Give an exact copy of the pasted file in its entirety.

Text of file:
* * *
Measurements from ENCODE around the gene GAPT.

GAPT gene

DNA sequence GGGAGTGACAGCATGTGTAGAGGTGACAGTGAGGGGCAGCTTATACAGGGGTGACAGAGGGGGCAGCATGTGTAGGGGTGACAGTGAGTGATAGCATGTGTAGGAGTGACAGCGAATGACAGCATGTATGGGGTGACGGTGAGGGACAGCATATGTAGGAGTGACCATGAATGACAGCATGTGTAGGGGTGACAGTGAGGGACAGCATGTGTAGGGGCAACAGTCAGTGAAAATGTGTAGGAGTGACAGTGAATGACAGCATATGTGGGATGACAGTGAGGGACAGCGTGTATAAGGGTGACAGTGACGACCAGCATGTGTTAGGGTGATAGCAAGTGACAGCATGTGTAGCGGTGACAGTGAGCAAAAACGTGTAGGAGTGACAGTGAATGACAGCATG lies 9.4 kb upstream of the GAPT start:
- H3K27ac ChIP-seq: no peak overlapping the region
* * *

Measurements from ENCODE around the gene GAPT.

GAPT gene

DNA sequence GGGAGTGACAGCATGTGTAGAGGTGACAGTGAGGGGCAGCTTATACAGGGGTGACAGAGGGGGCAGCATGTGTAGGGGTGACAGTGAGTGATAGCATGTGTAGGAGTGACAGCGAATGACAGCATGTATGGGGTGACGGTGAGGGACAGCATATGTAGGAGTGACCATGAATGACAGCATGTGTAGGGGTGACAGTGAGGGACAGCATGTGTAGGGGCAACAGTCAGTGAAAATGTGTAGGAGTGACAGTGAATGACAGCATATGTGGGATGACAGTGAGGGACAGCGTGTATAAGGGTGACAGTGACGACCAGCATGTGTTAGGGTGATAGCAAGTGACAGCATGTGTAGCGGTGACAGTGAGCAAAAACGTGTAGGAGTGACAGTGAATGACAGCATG lies 9.4 kb upstream of the GAPT start:
- H3K27ac ChIP-seq: no peak overlapping the region